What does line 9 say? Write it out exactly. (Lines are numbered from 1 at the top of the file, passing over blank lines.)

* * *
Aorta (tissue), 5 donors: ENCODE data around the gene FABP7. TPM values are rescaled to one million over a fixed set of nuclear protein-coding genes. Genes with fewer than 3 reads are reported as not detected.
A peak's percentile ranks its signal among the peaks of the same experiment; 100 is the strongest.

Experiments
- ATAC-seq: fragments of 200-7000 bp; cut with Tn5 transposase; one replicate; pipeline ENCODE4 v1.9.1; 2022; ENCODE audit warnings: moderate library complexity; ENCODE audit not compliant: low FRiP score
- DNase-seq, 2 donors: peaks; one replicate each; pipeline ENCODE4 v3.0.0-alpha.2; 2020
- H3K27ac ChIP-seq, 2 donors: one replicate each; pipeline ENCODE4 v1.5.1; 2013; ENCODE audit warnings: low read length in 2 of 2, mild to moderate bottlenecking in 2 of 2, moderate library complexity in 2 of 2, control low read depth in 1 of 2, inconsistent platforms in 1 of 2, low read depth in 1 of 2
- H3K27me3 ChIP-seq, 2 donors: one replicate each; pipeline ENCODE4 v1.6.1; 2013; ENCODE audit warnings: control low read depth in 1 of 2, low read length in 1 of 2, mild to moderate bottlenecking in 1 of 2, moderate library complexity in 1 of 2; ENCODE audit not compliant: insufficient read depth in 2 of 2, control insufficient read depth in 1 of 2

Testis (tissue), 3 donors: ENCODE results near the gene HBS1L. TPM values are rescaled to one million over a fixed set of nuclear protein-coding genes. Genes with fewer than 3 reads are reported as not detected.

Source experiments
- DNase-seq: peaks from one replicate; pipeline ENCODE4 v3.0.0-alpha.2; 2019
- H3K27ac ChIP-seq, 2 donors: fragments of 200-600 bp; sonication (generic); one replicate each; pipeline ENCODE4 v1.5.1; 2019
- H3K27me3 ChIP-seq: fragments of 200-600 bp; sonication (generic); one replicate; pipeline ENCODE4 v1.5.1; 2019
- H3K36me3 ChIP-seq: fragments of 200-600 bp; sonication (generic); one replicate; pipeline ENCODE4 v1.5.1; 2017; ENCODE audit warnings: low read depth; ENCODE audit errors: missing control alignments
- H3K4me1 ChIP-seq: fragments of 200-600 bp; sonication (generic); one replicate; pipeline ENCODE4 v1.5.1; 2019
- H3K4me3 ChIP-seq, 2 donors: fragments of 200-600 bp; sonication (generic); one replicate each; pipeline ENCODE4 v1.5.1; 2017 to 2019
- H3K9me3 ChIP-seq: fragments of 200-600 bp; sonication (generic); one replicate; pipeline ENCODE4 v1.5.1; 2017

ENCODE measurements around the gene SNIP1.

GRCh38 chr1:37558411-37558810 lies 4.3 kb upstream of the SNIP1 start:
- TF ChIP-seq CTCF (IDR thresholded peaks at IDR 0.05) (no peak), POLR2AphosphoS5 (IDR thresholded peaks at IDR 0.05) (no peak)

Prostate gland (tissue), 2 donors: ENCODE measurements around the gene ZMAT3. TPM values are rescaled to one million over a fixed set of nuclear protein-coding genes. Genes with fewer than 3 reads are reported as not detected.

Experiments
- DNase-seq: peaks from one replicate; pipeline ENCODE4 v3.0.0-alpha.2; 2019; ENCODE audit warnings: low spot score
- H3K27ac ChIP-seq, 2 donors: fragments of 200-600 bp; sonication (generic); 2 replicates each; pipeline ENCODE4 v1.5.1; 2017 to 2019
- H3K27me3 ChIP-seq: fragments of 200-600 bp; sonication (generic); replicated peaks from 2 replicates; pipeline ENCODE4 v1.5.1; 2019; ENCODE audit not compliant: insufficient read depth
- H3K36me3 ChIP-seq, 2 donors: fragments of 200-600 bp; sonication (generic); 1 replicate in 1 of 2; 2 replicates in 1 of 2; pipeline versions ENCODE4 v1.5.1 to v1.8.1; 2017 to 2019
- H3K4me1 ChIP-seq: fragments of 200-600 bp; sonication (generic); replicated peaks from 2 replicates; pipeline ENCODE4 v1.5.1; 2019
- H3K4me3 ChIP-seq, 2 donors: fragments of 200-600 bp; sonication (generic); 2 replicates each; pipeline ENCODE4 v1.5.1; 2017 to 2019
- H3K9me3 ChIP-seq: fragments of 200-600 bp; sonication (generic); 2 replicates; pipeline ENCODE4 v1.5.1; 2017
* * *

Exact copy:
Source experiments